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The Year-Round ABRCMS Experience.

ABRCMS Online is an extension of the conference that allows the biomedical sciences community to continue learning, with resources that explore professional development, diversity, and scientific topics. Take advantage of this opportunity to stay connected.

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Students

Resources for Community College, Undergraduate and Postbaccalaureate Students
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Trainees

Resources for Graduate Students and Postdoctoral Scientists
Faculty

Resources for Researchers, Faculty Members and Administrators working in Diversity and Inclusion
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Community

Information about the Greater ABRCMS Community



ABRCMS Online Resources

 
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STUDENT WEBINAR SERIES

Series covers a range of topics on professionalism and scientific development.

  • OFFERINGS COMPLIMENTARY DUE TO
    GRANT FUNDING
  • REGISTRATION IS REQUIRED
  • RECORDED WEBINARS AVAILABLE

STUDENT WEBINARS

FACULTY WEBINAR SERIES

Series covers a range of topics on creating diverse and inclusive campuses.

  • OFFERINGS COMPLIMENTARY DUE
    TO GRANT FUNDING
  • REGISTRATION IS REQUIRED
  • RECORDED WEBINARS AVAILABLE

FACULTY WEBINARS

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abrcmsonline blog

ABRCMS ONLINE BLOG

The ABRCMS Online Blog features stories and features relevant to the ABRCMS Community.

  • ABRCMS HIGHLIGHTS
  • BIOMEDICAL SCIENTIST FEATURES
  • PROFESSIONAL AND SCIENTIFIC
    DEVELOPMENT

ABRCMS ONLINE BLOG


Contribute to ABRCMS Online

ABRCMS Online will be accepting webinar proposals for the 2020 Webinar Series. Submit a webinar proposal to engage attendees in cutting-edge scientific research and enhance their professional development skills through ABRCMS Online.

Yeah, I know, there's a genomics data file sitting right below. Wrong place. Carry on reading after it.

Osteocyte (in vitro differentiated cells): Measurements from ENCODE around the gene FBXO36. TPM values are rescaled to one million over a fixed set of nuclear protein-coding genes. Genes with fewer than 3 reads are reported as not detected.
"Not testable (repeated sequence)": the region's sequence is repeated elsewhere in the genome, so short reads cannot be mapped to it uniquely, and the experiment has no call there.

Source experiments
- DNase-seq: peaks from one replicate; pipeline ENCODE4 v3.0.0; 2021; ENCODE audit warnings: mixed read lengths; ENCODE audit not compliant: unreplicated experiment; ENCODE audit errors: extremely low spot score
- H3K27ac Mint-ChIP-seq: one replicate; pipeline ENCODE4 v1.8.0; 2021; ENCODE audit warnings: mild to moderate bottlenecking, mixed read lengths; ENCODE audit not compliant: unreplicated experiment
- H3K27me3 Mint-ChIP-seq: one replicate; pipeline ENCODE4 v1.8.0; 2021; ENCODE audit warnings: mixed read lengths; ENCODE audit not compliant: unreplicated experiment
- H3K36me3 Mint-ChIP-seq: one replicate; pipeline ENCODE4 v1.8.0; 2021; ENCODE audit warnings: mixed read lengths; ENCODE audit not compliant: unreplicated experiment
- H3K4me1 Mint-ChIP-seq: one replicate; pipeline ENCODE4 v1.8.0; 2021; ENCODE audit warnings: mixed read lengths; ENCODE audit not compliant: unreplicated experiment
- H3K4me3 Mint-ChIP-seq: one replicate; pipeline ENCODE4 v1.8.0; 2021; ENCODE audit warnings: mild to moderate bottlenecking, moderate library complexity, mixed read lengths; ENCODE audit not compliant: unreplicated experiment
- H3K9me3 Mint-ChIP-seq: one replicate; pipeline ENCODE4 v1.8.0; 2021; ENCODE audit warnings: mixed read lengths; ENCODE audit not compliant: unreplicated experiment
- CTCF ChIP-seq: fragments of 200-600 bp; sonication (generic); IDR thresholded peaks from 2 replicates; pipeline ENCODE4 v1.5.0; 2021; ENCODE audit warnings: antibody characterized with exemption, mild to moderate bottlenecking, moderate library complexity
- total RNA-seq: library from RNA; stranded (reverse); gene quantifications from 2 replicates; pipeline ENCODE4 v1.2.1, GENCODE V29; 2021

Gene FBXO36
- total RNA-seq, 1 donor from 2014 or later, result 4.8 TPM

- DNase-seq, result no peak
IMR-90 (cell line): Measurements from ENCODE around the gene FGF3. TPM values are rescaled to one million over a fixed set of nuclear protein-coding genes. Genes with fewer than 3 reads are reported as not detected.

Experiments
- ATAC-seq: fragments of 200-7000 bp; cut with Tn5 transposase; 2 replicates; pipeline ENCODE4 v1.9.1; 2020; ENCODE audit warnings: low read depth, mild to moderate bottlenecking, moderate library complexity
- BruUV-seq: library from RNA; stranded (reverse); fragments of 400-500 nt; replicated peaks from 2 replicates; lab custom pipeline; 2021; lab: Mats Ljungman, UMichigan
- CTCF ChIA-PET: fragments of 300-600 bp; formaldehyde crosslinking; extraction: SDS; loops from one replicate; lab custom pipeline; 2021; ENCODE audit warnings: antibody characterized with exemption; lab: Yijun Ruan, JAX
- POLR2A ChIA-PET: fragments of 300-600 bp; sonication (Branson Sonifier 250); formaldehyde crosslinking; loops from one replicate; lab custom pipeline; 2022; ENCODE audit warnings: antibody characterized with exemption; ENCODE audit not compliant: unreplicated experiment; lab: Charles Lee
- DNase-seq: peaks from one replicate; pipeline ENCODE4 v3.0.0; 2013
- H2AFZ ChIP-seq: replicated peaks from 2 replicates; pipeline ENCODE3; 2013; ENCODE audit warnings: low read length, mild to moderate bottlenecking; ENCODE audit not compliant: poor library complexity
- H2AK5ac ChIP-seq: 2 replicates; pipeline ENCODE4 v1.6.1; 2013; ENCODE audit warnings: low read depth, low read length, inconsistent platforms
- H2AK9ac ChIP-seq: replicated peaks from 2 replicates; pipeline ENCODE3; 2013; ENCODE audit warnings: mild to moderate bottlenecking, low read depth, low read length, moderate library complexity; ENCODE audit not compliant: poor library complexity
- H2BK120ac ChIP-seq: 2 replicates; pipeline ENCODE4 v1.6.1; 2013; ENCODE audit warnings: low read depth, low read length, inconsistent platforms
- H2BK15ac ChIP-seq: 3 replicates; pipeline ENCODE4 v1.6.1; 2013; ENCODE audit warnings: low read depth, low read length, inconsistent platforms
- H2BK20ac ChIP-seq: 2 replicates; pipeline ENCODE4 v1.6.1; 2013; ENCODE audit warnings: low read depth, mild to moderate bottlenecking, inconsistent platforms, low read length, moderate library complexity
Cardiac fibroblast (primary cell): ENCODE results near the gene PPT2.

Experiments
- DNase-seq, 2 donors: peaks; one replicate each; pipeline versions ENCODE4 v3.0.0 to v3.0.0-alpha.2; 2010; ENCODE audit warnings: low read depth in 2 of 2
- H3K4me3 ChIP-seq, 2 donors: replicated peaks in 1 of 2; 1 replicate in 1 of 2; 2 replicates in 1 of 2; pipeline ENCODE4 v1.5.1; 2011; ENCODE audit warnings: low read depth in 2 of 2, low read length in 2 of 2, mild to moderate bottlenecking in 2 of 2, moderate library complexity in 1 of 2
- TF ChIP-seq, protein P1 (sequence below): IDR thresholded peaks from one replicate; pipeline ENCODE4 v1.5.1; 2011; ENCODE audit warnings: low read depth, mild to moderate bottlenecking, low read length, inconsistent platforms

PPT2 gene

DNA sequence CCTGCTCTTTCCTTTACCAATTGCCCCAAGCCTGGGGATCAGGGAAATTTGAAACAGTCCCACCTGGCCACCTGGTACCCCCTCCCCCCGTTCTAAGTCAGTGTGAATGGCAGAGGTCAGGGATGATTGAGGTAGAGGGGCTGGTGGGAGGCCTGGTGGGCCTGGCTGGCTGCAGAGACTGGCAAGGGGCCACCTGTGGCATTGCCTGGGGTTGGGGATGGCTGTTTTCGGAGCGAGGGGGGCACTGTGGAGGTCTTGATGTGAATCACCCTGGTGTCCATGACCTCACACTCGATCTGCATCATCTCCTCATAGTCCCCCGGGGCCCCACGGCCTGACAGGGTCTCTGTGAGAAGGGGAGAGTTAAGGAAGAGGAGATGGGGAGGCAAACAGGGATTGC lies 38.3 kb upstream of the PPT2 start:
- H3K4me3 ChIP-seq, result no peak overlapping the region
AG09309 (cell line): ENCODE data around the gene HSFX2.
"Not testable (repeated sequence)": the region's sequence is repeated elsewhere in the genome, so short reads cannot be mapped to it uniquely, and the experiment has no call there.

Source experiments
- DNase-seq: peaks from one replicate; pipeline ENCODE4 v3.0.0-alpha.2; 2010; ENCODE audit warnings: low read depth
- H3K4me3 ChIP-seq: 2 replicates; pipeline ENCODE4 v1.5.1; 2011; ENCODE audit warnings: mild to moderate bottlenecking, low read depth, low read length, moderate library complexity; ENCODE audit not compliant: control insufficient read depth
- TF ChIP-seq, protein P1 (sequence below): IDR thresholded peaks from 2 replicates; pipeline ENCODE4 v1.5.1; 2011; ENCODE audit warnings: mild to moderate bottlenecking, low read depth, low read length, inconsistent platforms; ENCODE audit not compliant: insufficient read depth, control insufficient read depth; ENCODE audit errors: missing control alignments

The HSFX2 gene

Submit Webinar Proposal

Webinar Proposals Solicitation Posting Date: June 1, 2019

Due Date: Friday, September 20, 2019

“Writing a Compelling Abstract” – Specific Abstract Tips for Biomedical Sciences and Social and Behavioral Sciences/Public Health

If you're interested in maximizing your ABRCMS 2018 experience and want to put your best foot forward in your abstract, you’ll want to listen in!

Note: This session will provide feedback from reviewers of abstracts from Biomedical Sciences and Social and Behavioral Sciences/Public Health, as well as information about example abstracts from the fields in these disciplines.

Webinar participants will:

  • Review criteria that reviewers use to rate abstracts for ABRCMS
  • Describe the elements of successful abstract submissions 
  • Explore tips on writing a great abstract
  • Discuss examples from previous ABRCMS awardees
Karen Singer Freeman Faculty Presenter:  Dr. Karen Singer-Freeman, Director of Academic Planning and Assessment, University of North Carolina at Charlotte

WEBINAR RECORDING

Webinar recordings are hosted by Adobe Connect. To test your connection, please visit:

http://asmeducation.adobeconnect.com/common/help/en/support/meeting_test.htm

You may view a recording of the webinar by clicking on the button below:

 

 

WEBINAR SLIDES

Please use the viewer below to navigate through the slides used in the webinar.

QUESTIONS FROM THE WEBINAR

We have compiled a list of questions and answers from the webinar:

Q: When writing the methods, how much detail should be included about the model animal? More specifically, how much information about transgenic modifications?

In the abstract, the name and what the gene is, that’s really it. Then go into how you used it. Unless the project was making the model then you can get into more details. If any info it should be as specific and minimal as possible on your poster. You are the expert in your experiment hence you are expected to know the components and the reasoning behind each component. By including every single detail on your poster, you will simply overwhelm your audience.

Q: What if I do not have statistically significant results in a subgroup analysis, but I do identify trends? How can I present this analysis?

It is better not to discuss non-significant trends in your poster. This might be something you could point out when speaking with judges but be sure to make it clear that you understand that the observed difference is not significant. Report the result with honesty, make sure you can say that it is trending. Maybe have a p value as well. If it is over .2, then there likely isn’t a real trend. Just make your case.

Q: How can we articulate that our results are supported by data when we cannot include experimental data (in the form of figures or tables) in the abstract? I have difficulty turning figures and tables into words.

Try using sentences like, "We found that boys (average height = 50 inches) were significantly taller than girls (average height = 40 inches)."

 

OTHER WEBINARS IN THE SERIES

Please click on the links to view the other webinars in the "Writing a Compelling Abstract" series:

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"Writing a Compelling Abstract" – General Abstract Tips "Writing a Compelling Abstract" – Specific Abstract Tips for Chemical Sciences and Engineering/Physics/Mathematics

Additional Info


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